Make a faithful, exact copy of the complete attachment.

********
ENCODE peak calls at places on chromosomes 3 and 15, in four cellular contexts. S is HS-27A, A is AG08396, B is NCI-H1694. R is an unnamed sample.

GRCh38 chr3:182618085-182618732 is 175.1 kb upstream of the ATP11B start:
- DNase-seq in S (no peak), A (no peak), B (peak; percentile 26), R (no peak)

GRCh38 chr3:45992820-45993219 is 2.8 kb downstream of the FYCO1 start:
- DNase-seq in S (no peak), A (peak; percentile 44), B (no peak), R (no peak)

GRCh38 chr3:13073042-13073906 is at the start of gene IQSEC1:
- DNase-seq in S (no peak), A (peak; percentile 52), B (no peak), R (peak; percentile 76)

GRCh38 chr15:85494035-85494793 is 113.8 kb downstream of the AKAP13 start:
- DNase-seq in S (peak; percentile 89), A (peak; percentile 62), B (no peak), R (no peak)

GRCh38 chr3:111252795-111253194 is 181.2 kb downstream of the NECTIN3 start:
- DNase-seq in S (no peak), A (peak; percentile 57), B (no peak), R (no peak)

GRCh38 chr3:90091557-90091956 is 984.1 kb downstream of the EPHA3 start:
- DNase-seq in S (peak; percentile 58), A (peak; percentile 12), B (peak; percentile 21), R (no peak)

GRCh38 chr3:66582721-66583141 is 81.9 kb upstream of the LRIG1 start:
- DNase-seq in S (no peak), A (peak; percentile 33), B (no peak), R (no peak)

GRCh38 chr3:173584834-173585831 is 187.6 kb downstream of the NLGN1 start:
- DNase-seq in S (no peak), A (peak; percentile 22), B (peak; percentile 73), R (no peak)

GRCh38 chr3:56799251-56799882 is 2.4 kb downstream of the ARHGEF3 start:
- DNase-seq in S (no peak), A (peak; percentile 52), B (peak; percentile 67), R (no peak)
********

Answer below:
ENCODE peak calls at places on chromosomes 3 and 15, in four cellular contexts. S is HS-27A, A is AG08396, B is NCI-H1694. R is an unnamed sample.

GRCh38 chr3:182618085-182618732 is 175.1 kb upstream of the ATP11B start:
- DNase-seq in S (no peak), A (no peak), B (peak; percentile 26), R (no peak)

GRCh38 chr3:45992820-45993219 is 2.8 kb downstream of the FYCO1 start:
- DNase-seq in S (no peak), A (peak; percentile 44), B (no peak), R (no peak)

GRCh38 chr3:13073042-13073906 is at the start of gene IQSEC1:
- DNase-seq in S (no peak), A (peak; percentile 52), B (no peak), R (peak; percentile 76)

GRCh38 chr15:85494035-85494793 is 113.8 kb downstream of the AKAP13 start:
- DNase-seq in S (peak; percentile 89), A (peak; percentile 62), B (no peak), R (no peak)

GRCh38 chr3:111252795-111253194 is 181.2 kb downstream of the NECTIN3 start:
- DNase-seq in S (no peak), A (peak; percentile 57), B (no peak), R (no peak)

GRCh38 chr3:90091557-90091956 is 984.1 kb downstream of the EPHA3 start:
- DNase-seq in S (peak; percentile 58), A (peak; percentile 12), B (peak; percentile 21), R (no peak)

GRCh38 chr3:66582721-66583141 is 81.9 kb upstream of the LRIG1 start:
- DNase-seq in S (no peak), A (peak; percentile 33), B (no peak), R (no peak)

GRCh38 chr3:173584834-173585831 is 187.6 kb downstream of the NLGN1 start:
- DNase-seq in S (no peak), A (peak; percentile 22), B (peak; percentile 73), R (no peak)

GRCh38 chr3:56799251-56799882 is 2.4 kb downstream of the ARHGEF3 start:
- DNase-seq in S (no peak), A (peak; percentile 52), B (peak; percentile 67), R (no peak)